An Islamic State militant uses a bull horn to announce to residents of Tabqa city that Tabqa air base has fallen to Islamic State militants, in nearby Raqqa city, Aug. 24, 2014.An Islamic State militant uses a bull horn to announce to residents of Tabqa city that Tabqa air base has fallen to Islamic State militants, in nearby Raqqa city, Aug. 24, 2014.
x
An Islamic State militant uses a bull horn to announce to residents of Tabqa city that Tabqa air base has fallen to Islamic State militants, in nearby Raqqa city, Aug. 24, 2014.
An Islamic State militant uses a bull horn to announce to residents of Tabqa city that Tabqa air base has fallen to Islamic State militants, in nearby Raqqa city, Aug. 24, 2014.

Islamic State, a radical offshoot of al-Qaida, stormed Tabqa airbase on Sunday after days of clashes with the army and said it had captured and killed soldiers and officers in one of the bloodiest confrontations yet between the two sides.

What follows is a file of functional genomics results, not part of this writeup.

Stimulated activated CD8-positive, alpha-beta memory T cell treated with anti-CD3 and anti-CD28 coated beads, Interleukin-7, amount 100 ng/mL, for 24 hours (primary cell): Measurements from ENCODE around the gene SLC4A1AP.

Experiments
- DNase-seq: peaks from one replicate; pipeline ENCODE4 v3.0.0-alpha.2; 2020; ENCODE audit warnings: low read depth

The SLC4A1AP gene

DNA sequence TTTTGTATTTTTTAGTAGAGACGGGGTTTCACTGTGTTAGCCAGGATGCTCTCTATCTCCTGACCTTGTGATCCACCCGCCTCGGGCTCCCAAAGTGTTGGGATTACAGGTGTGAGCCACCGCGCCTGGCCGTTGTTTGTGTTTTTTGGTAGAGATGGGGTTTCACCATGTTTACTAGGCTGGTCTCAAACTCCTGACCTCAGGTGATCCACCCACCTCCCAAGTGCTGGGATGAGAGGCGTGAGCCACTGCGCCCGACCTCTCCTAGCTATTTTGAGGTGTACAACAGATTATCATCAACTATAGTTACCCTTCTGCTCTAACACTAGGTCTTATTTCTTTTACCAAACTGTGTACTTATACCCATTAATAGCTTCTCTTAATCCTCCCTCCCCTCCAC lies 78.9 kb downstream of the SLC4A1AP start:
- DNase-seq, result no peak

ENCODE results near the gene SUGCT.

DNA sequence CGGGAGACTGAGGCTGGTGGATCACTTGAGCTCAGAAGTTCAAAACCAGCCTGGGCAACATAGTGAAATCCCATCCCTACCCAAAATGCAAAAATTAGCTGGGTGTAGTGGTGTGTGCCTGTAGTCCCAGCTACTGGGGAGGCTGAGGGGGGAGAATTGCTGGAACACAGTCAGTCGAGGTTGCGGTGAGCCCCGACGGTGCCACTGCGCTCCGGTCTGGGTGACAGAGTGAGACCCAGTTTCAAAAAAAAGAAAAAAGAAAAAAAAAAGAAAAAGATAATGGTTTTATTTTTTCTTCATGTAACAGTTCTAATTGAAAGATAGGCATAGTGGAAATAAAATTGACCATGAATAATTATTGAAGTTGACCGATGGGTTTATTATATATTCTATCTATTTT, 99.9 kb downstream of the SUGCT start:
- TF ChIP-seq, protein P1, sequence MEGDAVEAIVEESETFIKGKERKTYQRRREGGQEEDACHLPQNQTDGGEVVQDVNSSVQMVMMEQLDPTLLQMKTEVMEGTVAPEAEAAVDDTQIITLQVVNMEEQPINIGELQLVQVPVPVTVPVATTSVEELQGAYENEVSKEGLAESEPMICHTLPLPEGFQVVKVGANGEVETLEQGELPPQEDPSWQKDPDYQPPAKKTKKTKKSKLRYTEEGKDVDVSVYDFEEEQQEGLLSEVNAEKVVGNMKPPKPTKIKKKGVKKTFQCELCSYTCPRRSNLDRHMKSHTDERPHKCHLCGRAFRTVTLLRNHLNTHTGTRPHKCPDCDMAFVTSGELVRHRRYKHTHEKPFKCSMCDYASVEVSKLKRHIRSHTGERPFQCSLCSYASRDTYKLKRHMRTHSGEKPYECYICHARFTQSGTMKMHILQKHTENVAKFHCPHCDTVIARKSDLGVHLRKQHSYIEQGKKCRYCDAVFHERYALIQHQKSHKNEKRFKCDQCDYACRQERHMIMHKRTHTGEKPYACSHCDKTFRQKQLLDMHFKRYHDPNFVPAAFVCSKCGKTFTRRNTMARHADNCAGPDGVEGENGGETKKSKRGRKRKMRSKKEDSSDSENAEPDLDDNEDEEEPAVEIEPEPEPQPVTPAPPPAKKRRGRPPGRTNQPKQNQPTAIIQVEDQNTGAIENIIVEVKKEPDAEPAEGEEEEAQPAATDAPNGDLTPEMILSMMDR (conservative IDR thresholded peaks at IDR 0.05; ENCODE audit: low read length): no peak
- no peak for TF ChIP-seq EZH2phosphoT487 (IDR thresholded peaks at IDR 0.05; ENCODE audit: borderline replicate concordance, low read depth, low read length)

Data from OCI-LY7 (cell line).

The capture of Tabqa, the Syrian army's last foothold in that area, and apparent parading and killing of large numbers of its soldiers shows how Islamic State has cemented its grip on the north of the country.

The video begins by showing the captives apparently being marched in the desert with their hands behind their heads and watched by armed men. An Islamic State fighter repeatedly shouts out "Islamic State", to which the men reply "It shall remain".

Not an ally